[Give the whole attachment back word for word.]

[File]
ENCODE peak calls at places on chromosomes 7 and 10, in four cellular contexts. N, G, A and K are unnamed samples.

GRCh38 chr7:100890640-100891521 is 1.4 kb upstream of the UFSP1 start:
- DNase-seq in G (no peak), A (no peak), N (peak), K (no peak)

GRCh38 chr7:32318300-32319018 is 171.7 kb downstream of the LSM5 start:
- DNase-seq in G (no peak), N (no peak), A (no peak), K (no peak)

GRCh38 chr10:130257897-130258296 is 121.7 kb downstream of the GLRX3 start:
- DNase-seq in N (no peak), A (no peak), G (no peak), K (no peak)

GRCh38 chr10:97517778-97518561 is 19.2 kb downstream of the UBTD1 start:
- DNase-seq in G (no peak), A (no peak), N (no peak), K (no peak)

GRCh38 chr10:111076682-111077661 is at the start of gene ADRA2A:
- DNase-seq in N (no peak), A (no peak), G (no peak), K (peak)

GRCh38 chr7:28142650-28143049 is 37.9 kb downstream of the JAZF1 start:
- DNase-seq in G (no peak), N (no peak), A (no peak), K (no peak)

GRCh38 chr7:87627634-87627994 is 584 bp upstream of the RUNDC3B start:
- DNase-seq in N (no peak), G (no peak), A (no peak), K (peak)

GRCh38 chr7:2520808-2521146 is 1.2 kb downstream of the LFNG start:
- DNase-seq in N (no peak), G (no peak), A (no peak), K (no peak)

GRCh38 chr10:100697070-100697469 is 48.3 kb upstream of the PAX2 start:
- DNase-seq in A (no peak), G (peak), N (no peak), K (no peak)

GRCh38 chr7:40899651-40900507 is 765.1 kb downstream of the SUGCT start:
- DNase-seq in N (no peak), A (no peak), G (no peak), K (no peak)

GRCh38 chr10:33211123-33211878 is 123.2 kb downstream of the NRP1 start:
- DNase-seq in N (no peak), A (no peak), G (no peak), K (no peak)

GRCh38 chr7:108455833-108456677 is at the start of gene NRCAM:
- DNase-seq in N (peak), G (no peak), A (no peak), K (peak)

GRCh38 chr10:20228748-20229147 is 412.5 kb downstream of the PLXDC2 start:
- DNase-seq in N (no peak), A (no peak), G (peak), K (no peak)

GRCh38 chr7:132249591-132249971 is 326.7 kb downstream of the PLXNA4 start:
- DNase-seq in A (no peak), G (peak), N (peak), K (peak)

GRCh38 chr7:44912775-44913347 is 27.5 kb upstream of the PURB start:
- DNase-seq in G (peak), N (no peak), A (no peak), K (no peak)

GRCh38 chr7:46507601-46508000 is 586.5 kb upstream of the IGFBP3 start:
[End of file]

ENCODE peak calls at places on chromosomes 7 and 10, in four cellular contexts. N, G, A and K are unnamed samples.

GRCh38 chr7:100890640-100891521 is 1.4 kb upstream of the UFSP1 start:
- DNase-seq in G (no peak), A (no peak), N (peak), K (no peak)

GRCh38 chr7:32318300-32319018 is 171.7 kb downstream of the LSM5 start:
- DNase-seq in G (no peak), N (no peak), A (no peak), K (no peak)

GRCh38 chr10:130257897-130258296 is 121.7 kb downstream of the GLRX3 start:
- DNase-seq in N (no peak), A (no peak), G (no peak), K (no peak)

GRCh38 chr10:97517778-97518561 is 19.2 kb downstream of the UBTD1 start:
- DNase-seq in G (no peak), A (no peak), N (no peak), K (no peak)

GRCh38 chr10:111076682-111077661 is at the start of gene ADRA2A:
- DNase-seq in N (no peak), A (no peak), G (no peak), K (peak)

GRCh38 chr7:28142650-28143049 is 37.9 kb downstream of the JAZF1 start:
- DNase-seq in G (no peak), N (no peak), A (no peak), K (no peak)

GRCh38 chr7:87627634-87627994 is 584 bp upstream of the RUNDC3B start:
- DNase-seq in N (no peak), G (no peak), A (no peak), K (peak)

GRCh38 chr7:2520808-2521146 is 1.2 kb downstream of the LFNG start:
- DNase-seq in N (no peak), G (no peak), A (no peak), K (no peak)

GRCh38 chr10:100697070-100697469 is 48.3 kb upstream of the PAX2 start:
- DNase-seq in A (no peak), G (peak), N (no peak), K (no peak)

GRCh38 chr7:40899651-40900507 is 765.1 kb downstream of the SUGCT start:
- DNase-seq in N (no peak), A (no peak), G (no peak), K (no peak)

GRCh38 chr10:33211123-33211878 is 123.2 kb downstream of the NRP1 start:
- DNase-seq in N (no peak), A (no peak), G (no peak), K (no peak)

GRCh38 chr7:108455833-108456677 is at the start of gene NRCAM:
- DNase-seq in N (peak), G (no peak), A (no peak), K (peak)

GRCh38 chr10:20228748-20229147 is 412.5 kb downstream of the PLXDC2 start:
- DNase-seq in N (no peak), A (no peak), G (peak), K (no peak)

GRCh38 chr7:132249591-132249971 is 326.7 kb downstream of the PLXNA4 start:
- DNase-seq in A (no peak), G (peak), N (peak), K (peak)

GRCh38 chr7:44912775-44913347 is 27.5 kb upstream of the PURB start:
- DNase-seq in G (peak), N (no peak), A (no peak), K (no peak)

GRCh38 chr7:46507601-46508000 is 586.5 kb upstream of the IGFBP3 start: